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Obituary for George A Milnes

Obituary for George A Milnes transcribed from Steuben Republican of Wednesday 31 January 1877. Copy supplied by Jean Russeff

WEDNESDAY JANUARY 31, 1877, p.3, c.4
GEORGE A. MILNES, 16 Dec 1813 - 30 Jan 1877

Just as we go to press we hear the sad news that George A. Milnes, Esq., of Fremont, is dead. He died about 4 o'clock yesterday afternoon, after a long sickness in which he suffered much. His age was 63 years, 1 month and 15 days.

Mr. Milnes has been for many years a prominent and esteemed citizen of this county. He has been identified with its business and prosperity, and his energy of character has contributed to forwarding many of the enterprises which have marked our progress. The funeral will take place on Sunday morning next at 10 o’clock. It is expected that Rev. B. F. Foster, of Indianapolis, will officiate.

His prominence in Odd- Fellowship, entitled him to the highest rites of the order in his burial.

WEDNESDAY, FEBUARY 7, 1877, p.3, c.1

The Funeral of G. A. Milnes, Deceased George A. Milnes, whose death occurred at his residence in Fremont one week ago yesterday, Jan 30, 1877, was one of the most prominent and well known of our citizens.

He was born in England on the 16th of December, 1813, but with his parents, came to the United States when about nine years of age. He lived in or near the city of Philadelphia for a period, where the early years of his manhood were passed. He has resided in this county over thirty years. During this time, until within a few years past, he has been actively engaged in business, and as a business man has been more than ordinarily conspicuous and energetic. For the last few years, however, owing to asthmatic difficulties and general failing health, he has not engaged in active business.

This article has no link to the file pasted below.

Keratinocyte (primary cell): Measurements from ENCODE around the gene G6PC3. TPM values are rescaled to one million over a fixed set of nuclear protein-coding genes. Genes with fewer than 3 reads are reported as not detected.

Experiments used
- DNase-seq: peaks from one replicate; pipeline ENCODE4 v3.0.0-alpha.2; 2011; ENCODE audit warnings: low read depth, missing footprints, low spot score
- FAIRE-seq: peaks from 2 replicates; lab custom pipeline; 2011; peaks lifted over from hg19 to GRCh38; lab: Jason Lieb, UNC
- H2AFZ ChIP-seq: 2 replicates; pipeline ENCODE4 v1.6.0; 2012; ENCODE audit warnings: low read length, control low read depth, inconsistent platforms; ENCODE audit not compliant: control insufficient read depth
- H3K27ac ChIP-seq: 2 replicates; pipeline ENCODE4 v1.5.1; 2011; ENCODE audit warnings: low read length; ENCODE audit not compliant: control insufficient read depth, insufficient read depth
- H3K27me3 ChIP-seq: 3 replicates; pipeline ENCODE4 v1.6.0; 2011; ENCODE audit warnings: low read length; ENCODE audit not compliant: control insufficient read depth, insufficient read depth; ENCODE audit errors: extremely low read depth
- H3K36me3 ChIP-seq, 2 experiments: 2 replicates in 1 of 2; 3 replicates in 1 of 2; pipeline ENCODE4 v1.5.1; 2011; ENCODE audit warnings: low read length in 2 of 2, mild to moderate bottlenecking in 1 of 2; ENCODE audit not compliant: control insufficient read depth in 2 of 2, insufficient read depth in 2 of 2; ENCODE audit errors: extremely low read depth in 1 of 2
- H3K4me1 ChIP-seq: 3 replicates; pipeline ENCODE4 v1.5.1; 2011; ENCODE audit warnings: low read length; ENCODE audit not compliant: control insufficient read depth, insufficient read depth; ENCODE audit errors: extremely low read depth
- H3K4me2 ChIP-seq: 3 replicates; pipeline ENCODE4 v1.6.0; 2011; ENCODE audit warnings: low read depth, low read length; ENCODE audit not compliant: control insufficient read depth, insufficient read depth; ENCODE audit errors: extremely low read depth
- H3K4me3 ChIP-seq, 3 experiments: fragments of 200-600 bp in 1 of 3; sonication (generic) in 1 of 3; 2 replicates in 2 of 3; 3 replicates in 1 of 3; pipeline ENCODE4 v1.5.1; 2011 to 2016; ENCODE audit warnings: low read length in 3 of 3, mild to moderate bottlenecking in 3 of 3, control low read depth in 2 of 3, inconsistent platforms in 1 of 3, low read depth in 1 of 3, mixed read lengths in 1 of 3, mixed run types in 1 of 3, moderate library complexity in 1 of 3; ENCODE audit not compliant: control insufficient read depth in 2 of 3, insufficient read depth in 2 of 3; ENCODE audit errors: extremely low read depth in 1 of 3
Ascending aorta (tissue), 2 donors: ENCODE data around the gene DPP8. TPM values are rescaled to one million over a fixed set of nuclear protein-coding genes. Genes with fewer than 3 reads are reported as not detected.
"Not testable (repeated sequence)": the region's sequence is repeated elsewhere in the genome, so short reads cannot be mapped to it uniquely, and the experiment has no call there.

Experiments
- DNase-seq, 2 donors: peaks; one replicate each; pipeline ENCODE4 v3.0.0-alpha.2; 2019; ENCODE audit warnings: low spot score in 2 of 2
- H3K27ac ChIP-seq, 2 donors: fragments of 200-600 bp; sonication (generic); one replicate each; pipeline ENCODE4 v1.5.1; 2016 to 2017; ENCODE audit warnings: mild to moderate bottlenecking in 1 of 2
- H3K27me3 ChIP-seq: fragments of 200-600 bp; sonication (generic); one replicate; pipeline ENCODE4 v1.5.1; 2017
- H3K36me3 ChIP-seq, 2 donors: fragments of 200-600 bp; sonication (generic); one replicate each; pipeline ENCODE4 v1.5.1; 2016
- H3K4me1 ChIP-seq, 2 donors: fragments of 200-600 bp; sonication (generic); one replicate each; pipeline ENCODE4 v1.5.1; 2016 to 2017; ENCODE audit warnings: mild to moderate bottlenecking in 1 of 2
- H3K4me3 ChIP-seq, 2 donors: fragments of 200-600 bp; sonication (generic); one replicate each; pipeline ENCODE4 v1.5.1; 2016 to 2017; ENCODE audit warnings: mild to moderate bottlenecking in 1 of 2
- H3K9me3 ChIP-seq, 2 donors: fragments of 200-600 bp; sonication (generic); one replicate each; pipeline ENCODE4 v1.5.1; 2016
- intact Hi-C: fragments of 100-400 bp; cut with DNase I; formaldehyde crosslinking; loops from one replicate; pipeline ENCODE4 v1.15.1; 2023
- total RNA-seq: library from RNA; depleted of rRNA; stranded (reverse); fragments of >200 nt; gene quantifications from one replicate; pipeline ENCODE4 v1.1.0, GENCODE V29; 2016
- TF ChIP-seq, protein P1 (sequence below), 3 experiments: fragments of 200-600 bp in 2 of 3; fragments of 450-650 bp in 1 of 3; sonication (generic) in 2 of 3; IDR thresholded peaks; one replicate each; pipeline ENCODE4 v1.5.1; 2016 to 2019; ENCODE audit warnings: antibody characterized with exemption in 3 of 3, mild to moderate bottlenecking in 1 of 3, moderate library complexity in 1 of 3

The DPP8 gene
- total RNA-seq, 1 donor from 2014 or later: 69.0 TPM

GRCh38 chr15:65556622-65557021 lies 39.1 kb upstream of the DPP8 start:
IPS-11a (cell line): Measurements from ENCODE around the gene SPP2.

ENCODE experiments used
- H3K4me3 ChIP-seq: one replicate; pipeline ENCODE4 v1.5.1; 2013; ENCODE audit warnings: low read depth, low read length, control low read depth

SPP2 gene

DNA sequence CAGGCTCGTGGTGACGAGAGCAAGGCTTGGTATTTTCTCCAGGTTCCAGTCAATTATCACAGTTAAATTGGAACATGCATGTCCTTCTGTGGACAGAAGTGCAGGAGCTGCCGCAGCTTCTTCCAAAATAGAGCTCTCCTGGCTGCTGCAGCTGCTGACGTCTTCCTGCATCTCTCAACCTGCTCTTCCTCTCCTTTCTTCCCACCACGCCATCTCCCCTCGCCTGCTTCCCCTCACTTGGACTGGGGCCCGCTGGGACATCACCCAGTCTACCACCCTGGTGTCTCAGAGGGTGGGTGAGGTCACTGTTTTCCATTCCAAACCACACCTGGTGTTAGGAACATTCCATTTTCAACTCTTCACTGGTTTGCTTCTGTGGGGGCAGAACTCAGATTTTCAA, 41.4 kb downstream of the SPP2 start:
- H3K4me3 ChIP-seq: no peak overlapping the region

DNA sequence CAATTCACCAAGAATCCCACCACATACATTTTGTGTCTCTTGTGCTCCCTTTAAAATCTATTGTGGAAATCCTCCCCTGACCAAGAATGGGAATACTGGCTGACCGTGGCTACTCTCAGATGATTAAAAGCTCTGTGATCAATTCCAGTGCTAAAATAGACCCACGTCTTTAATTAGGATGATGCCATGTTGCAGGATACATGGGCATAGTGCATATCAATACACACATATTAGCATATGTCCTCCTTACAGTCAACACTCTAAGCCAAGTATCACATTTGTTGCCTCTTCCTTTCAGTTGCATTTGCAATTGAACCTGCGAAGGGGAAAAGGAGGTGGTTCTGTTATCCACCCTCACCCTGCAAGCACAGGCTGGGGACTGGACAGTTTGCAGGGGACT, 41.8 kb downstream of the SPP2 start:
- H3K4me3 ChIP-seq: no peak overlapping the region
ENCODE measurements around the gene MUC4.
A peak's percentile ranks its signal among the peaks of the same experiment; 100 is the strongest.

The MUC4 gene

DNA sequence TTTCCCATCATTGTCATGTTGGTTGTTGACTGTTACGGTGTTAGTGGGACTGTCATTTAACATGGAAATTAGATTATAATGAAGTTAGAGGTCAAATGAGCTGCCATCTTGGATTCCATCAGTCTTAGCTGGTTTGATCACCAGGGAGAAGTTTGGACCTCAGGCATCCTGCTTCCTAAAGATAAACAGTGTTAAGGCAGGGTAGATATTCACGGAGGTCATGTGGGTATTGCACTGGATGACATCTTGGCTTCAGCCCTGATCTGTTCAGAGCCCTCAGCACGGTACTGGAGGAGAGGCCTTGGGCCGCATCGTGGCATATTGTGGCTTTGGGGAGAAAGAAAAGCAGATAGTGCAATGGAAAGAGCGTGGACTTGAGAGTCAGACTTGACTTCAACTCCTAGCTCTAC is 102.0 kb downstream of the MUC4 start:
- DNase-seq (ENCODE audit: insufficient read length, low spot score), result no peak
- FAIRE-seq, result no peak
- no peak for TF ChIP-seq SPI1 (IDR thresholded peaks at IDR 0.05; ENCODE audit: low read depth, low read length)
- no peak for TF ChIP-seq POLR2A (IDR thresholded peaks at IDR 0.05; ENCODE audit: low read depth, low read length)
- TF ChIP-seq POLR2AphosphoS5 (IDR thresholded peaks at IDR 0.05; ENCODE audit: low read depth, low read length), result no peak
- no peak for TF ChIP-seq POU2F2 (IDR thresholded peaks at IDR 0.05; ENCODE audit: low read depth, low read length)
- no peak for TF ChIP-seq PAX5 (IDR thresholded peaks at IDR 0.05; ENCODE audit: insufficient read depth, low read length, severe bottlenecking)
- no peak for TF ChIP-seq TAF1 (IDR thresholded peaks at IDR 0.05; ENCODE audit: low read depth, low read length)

His funeral took place last Sunday at the family residence in the village of Fremont, and was conducted by the Independent Order of Odd Fellows, of which fraternity he was a very prominent member and an active, zealous and devoted worker in its behalf. He held, at the time of his death, the office of Grand High Priest of the Grand Encampment of the State. Holding such a position he was, of course, well and widely known throughout the State among Odd Fellows. The Rev. B. F. Foster, Grand Secretary, of Indianapolis, preached the funeral sermon, from the text, "By it he being dead yet speaketh," the last clause of the 4th verse of the XI chapter of Hebrews. The sermon is spoken of as a very able and interesting one. Mr. Foster spoke feelingly of the deceased, whom he had known for over twenty years.

The funeral was largely attended, there being a great many more in attendance than could get into the mansion. Delegations from Fort Wayne, Auburn, Waterloo, Pleasant Lake, Angola, Metz, Orland and Coldwater, were present. Twenty-seven members of the Fort Wayne Commandary were present. The Angola Silver Band accompanied the delegations from the Lodge and Encampment in Angola.

The large turnout to the funeral was, to the friends of the deceased, a flattering testimonial of the respect and esteem in which Mr. Milnes was held by his fellow citizens. Letters were read by Mr. Foster from a number of eminent co- workers with Mr. Milnes in the order to which he was attached. Among these we may mention, T. P. Haughey, Grand Treasurer, J. F. Wallick, Grand Senior Warden, D. B. Shideler, Grand Rep., J. W. McQuiddy, Past Gr. Rep. and others. The remains of Mr. Milnes were interred in the Jamestown Cemetery, five miles west of Fremont. The concourse attending the burial was very large.

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